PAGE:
Well, no shit. That’s because it’s an American presidential transition. They’re all going to look basically alike. Did you expect a big blow up donkey to be erected over the White House? An all-transvestite Commerce Department? Wavy Gravy as Secretary of Health and Human Services and Paris Hilton at Treasury?
But I suspect buried somewhere deep in the Right Wing talking points is the idea that the new tactic is to “spoil the baby’s milk,” continuing to insist that they like Barack Obama’s moves – particularly on foreign policy, but elsewhere as well – in an attempt to fool our Leftie Senses into believing Obama’s turned on us. I think they’re trying to force a bit of buyer’s remorse out of our nation’s voters.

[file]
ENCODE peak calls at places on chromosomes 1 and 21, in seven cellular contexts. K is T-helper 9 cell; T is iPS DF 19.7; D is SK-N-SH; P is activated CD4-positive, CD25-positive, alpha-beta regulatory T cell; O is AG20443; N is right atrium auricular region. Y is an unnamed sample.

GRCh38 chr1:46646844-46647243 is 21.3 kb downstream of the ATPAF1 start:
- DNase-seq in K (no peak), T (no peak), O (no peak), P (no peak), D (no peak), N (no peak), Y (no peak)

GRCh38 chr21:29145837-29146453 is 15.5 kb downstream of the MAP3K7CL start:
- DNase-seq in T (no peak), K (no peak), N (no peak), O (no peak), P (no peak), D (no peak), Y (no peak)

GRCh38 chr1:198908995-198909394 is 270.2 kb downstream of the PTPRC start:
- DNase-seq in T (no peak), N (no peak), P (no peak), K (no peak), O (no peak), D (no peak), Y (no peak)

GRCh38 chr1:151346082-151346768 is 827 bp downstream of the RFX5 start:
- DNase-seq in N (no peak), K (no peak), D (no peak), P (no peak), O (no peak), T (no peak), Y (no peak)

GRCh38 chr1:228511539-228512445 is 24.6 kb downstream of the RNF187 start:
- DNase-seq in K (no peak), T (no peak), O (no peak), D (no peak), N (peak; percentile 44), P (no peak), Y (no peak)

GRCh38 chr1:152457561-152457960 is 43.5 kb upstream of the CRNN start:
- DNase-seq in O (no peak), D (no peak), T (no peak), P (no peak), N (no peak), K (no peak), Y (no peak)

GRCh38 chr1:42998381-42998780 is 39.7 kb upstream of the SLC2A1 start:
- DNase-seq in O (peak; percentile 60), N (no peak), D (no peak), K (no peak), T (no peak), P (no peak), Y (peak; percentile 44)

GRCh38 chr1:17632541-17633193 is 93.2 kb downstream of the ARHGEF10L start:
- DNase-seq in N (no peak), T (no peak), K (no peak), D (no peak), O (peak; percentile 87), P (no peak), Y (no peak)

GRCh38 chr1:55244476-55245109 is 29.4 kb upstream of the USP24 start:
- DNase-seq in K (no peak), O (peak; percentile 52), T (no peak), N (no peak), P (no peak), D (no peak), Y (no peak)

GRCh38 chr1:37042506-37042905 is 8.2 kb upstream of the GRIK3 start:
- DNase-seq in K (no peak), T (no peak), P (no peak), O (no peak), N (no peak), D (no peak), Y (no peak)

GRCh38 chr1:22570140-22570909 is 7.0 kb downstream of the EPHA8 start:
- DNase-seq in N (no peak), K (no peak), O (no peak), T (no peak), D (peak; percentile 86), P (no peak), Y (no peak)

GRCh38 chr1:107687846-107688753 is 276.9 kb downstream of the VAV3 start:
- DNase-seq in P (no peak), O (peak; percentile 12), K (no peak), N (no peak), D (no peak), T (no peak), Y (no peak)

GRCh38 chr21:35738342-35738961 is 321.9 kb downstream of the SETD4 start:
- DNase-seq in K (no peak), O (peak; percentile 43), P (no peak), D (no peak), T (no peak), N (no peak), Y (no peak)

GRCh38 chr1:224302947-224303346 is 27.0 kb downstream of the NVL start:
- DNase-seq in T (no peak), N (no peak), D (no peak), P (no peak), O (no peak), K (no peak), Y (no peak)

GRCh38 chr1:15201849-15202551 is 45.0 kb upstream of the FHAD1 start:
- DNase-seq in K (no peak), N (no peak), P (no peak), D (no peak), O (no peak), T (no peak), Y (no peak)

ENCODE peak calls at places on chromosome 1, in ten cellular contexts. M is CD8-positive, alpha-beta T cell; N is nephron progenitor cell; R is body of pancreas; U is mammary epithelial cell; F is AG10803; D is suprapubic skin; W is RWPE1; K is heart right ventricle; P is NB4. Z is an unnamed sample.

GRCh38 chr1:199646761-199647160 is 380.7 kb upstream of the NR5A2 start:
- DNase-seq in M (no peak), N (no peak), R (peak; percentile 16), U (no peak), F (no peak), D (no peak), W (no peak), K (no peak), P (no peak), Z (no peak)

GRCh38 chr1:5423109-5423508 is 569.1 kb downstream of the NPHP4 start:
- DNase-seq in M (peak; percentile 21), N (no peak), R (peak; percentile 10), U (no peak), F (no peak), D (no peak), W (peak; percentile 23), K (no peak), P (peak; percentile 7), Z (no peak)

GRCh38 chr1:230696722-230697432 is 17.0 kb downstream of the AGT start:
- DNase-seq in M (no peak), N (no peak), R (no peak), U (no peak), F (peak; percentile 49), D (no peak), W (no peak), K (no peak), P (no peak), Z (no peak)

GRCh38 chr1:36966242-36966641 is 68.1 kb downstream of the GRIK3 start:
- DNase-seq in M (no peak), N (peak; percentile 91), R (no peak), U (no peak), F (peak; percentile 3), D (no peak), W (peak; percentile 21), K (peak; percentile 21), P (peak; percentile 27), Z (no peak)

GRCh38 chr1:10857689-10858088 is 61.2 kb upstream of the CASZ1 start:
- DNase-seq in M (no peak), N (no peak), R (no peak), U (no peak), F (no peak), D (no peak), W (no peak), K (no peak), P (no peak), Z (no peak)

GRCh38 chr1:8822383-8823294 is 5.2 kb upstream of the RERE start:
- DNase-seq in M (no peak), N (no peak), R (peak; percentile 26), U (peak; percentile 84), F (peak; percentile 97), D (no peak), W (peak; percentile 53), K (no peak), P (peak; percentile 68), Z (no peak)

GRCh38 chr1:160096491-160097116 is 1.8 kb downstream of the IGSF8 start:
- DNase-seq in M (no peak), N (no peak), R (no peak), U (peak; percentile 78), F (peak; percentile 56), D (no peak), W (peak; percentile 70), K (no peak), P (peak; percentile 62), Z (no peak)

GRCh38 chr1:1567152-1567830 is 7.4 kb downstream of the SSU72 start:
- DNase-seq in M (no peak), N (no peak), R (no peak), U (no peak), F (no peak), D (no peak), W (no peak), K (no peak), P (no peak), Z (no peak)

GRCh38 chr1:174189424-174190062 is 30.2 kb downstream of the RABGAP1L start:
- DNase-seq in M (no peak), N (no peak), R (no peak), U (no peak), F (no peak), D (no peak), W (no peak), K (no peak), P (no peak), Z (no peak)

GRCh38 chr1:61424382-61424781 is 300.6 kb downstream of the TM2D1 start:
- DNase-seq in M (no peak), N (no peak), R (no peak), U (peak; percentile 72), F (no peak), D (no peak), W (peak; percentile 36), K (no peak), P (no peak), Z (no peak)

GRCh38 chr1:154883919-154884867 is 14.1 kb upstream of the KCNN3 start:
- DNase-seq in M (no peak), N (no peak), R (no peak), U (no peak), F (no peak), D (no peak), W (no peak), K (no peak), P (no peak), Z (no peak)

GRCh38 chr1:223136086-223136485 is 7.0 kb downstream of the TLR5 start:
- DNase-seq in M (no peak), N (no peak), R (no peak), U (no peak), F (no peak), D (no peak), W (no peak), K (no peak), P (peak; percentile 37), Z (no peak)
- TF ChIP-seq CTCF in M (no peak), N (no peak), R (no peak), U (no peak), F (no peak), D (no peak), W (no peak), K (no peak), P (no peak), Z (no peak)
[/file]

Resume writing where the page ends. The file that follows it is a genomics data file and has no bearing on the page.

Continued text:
The trouble is that this “Republican” transition is missing two vital components of the last Republican transition: the cronyism and the utter lack of competence. So long as Obama maintains that sense of confidence and clarity, there will be no buyer’s remorse because it was exactly that which drew most voters in the middle to his tent.
Keep tryin’, guys.
Count Josh Marshall among the throngs of liberals who are agape at the idea that Republicans would want to run a presidential candidate like Sarah Palin in 2012. After the disasterous campaign of John McCain – much of whose demise was either accellerated by or fueled by Sarah Palin’s presence at the second bannana position – many of us would have thought her career ended at this point. At least, we certainly wouldn’t have expected to hear from her on the presidential level. But for many reasons, I find her potential nomination to be – if in concept while not necessarily in practice – to be an entirely predictable one. And for many reasons, I think that nomination is doomed as well.